In this context, it is worth noting that there are specific duties to provide reports (e.g. on the activities carried out globally by the group) and to maintain proper accounting books and records, in situations where the total earnings of the said entities is equal or higher to MOP 7,000,000,000.00 (equivalent to USD875 million) as shown in the respective consolidated financial records for the previous fiscal year.

Finally, we call the attention for two new exemptions implemented by Law no. 21/2019:

  1. the global income generated in Macau by the airlines whose registered office or place of effective management is located abroad, resulting from the operation of aircraft and activities complementary thereto, provided that an equivalent exemption is granted to companies of the same nature with registered office or effective management in the MSAR, and reciprocity is recognized in an Air Transport Agreement or in an order from the Chief Executive of Macau published in the Official Gazette of the MSAR; and
  2. the interest obtained from government bonds, local governments or state-owned enterprises of People´s Republic of China (“PRC”) issued in the MSAR, as well as the income related to the sale and purchase, redemption or other form of availability.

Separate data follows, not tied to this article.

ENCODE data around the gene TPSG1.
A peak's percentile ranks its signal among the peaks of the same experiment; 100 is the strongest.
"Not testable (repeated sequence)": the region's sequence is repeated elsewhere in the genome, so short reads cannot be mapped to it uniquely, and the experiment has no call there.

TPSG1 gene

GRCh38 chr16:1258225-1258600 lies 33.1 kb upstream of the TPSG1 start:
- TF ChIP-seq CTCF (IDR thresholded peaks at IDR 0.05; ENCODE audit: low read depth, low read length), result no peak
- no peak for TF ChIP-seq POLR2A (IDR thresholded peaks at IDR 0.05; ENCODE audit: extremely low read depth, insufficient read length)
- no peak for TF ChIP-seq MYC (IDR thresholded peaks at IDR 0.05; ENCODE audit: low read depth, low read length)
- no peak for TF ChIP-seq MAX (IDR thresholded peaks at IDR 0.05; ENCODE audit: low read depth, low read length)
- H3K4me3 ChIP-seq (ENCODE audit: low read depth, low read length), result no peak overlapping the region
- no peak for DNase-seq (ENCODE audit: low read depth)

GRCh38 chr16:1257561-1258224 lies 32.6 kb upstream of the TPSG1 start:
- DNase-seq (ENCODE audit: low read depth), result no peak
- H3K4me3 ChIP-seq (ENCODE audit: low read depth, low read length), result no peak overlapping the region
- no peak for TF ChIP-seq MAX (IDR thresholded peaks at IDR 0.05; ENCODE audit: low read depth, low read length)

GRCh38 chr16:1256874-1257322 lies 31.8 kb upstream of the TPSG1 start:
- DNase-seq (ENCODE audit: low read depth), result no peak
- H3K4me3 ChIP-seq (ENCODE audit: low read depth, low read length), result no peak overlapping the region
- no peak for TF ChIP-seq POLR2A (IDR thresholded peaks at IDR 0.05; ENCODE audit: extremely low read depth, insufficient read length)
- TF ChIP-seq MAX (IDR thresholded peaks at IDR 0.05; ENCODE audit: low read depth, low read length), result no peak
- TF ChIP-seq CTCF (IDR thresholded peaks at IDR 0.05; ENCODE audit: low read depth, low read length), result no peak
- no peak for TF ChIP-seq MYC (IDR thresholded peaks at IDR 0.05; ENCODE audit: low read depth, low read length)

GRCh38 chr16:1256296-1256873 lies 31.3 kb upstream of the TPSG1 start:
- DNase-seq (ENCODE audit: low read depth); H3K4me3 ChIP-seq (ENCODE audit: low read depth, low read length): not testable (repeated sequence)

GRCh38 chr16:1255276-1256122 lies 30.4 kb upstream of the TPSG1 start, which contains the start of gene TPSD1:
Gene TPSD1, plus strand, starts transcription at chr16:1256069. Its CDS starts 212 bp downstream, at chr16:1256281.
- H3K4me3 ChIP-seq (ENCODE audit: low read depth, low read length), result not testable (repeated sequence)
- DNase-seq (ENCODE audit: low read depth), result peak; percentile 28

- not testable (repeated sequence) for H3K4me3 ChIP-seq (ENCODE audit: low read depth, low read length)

These exemptions are in line with the Government’s recent attempts to diversify the MSARs economy by stimulating the growth of new industries, among which particular relevance has been given to the aviation sector and to the development of securities markets.

In the overall, it is our opinion that solid steps are being taken by the Macau Government towards the alignment of the MSAR with the international taxation standards.

However, it seems at first sight that it will be at least challenging to the local authorities to determine in practical terms which are the companies that fit the new concept of local ultimate parent entity of an MNE.